Oana Stanescu, Family
Oana Stănescu is a Romanian architect who runs her eponymous design studio from New York. Former co founder of Family New York, she was recently shortlisted for MoMA PS1 YAP 2019. Her projects include the +POOL, a floating, water filtering swimming pool, as well as a wide range of collaborations with Nike, MoMA, Virgil Abloh, The Office of PlayLab, 2x4, Arup, New Museum, the Storefront for Art and Architecture, Need Supply, Fool's Gold, Kanye West, and many more. She currently teaches at the Architectural Association in London and the Harvard Graduate School of Design.
We do all kinds of work at various scales, some is more architectural than others, meaning some things are purely theoretical or experiential and not necessarily space-driven. In parallel with the practice I also teach, which I enjoy quite a lot.
On the name Family
We are asked often why we named our studio Family, and we actually don’t have a good answer. It happened almost by, well, not by mistake, but by intuition, kind of the same way that our work happens. One way we post-rationalize it is that we do argue a lot, and that’s what the office is built on — you argue but at the end of the day you still have dinner together. So, family is a series of things but also a feeling that you are stuck together. Dong and I always found we had this kind of design communication — that we were on the same wavelength when it came to design. We never found that with anyone else, so we just stuck with each other.
While the common idea is that a family of objects implies a series of commonalities, I am more interested in the differences between the objects. Thinking of a Thanksgiving table, with the quirky uncle and strange cousins — sometimes you can't help but wonder if the idea of family is stronger than the actual connection or relation to some people. So I guess what I am saying is that first and foremost you have to believe in Family as a concept; the way it manifests itself is largely up to you.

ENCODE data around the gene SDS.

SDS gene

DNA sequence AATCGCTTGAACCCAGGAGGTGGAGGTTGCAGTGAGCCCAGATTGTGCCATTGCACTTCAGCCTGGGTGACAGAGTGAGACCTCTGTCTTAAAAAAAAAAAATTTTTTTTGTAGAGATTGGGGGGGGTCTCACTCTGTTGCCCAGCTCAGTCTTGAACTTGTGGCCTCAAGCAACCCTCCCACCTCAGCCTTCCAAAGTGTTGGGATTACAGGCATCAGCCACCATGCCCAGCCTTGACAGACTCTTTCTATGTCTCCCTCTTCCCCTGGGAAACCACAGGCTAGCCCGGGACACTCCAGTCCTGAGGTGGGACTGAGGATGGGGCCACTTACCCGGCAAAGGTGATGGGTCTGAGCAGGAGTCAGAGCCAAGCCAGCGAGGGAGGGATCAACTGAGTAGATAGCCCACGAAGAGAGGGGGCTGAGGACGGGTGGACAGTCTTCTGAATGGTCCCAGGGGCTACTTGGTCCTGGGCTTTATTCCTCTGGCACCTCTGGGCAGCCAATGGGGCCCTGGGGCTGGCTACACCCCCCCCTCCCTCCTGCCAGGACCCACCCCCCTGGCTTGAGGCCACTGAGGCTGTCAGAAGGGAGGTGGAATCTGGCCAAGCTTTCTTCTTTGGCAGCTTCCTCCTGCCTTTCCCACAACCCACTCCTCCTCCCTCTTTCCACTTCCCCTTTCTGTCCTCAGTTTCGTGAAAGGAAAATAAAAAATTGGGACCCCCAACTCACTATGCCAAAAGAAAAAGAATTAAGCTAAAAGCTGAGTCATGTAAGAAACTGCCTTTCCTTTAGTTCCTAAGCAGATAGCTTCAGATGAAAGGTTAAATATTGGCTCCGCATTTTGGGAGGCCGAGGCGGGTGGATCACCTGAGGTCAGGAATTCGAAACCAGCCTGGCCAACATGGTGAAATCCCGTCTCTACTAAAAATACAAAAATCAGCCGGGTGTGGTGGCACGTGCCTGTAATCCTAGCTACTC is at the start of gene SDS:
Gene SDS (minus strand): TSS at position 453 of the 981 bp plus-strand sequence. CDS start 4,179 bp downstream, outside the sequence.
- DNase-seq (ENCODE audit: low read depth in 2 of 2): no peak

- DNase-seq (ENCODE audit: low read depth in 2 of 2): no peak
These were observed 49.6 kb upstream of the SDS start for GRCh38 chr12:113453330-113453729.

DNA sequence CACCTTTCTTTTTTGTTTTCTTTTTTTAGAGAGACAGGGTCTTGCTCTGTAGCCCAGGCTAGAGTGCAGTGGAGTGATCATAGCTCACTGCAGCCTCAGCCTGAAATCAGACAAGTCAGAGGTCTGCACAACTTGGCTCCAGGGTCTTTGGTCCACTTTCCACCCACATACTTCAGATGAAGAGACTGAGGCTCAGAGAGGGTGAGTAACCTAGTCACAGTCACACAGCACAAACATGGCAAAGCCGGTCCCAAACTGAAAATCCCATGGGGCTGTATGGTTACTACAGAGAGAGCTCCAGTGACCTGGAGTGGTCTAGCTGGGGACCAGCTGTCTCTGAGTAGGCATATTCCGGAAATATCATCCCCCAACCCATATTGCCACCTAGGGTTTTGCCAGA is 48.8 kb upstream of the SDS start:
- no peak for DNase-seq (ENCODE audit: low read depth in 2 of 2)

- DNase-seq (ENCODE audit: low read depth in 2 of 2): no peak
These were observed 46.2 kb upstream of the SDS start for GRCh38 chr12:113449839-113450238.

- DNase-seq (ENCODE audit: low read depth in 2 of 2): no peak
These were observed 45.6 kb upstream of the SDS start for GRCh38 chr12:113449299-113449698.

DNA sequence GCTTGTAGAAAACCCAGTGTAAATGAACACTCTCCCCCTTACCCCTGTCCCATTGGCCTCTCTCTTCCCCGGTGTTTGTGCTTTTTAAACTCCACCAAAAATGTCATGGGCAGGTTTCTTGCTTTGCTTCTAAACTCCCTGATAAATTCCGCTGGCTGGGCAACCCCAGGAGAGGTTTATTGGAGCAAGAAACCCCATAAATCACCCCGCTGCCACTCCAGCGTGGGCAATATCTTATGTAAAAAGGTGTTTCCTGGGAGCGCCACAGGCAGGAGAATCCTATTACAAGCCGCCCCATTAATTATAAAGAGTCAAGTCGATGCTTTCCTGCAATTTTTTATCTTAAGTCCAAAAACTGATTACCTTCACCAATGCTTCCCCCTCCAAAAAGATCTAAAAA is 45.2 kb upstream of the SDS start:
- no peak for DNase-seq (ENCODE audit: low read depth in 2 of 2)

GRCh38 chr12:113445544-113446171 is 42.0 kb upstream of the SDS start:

I think having a partner means that you get unique points of view that often times you don’t see because you are immersed in your own specific point of view.
On communal spaces
It’s always a tough one, because in every project, when you draw something and say “this is where people are going to hang out and have a great time!,” I always question, “Is that really going to happen?” Sometimes moments of togetherness happen in the least expected places. Those are the most interesting spaces to me from a purely architectural point of view.
On being alone together
Obviously people are spending a lot of time on their phones, at home, on laptops, immersed in technology. But I do think, ironically maybe, that this does create the desire to be more together. Even if everyone’s on their phone, they’re together. You can see that in the ubiquity of the use of the hotel lobby as a social space, or all these shared work-slash-social spaces. Everyone is looking for places where they can just “hang out.”
I have been thinking a lot about the nature of public spaces and how technology is affecting our collectiveness. While technology can be isolating I do think there is an inherent need to be surrounded by people, to see, feel, watch, hear others. There are some subtle and other not-so-subtle changes in the way we inhabit a city, in the way we go out and spend social time. The interesting thing is that we adopt these tools so quickly, they become second nature overnight and our lives change drastically in an organic and seamless way. You can surely criticize it, yet change is only natural, so I find it rather fascinating to see how we adapt and how values and desires shift accordingly.
On play as prompt
You can try this at the office if you want, but my observation is, as silly as it sounds, if you have a tennis ball and you play with it, everyone you talk to is going to want to play with the tennis ball too. They are going to take it, and bounce it, and maybe give it back, maybe not give it back. People are way more interested in playing or willing to play or connect than they seem. Sometimes it’s the smallest of gestures that can loosen people up, get them playing. The ball is just an example, but these social moments are actually the key to create places of togetherness, creating something that manages to get people to pause, if only for a second. And when I say pause, I mean from everyday life, wired energy. I’m doing stuff: I’m running now, and then I’m taking a call, and then I’m eating. You know what you're doing in your normal day, you know where you are going, you know where you are sitting in the restaurant, all those kinds of things. Places of togetherness interrupt that slightly. Something that’s able to take you out of your own head for a second. That can be texture, that can be objects, that can be space.
On seeing things
I don’t like to approach a project with notions of what things mean or what people expect. I am by nature extremely playful, and it does make me happy to see something that is just different and surprising. That is something that I, and I think people more generally, respond to very well. It can be the smallest thing — people are really perceptive — because the world around us has become so uniform that we have become immune to seeing things.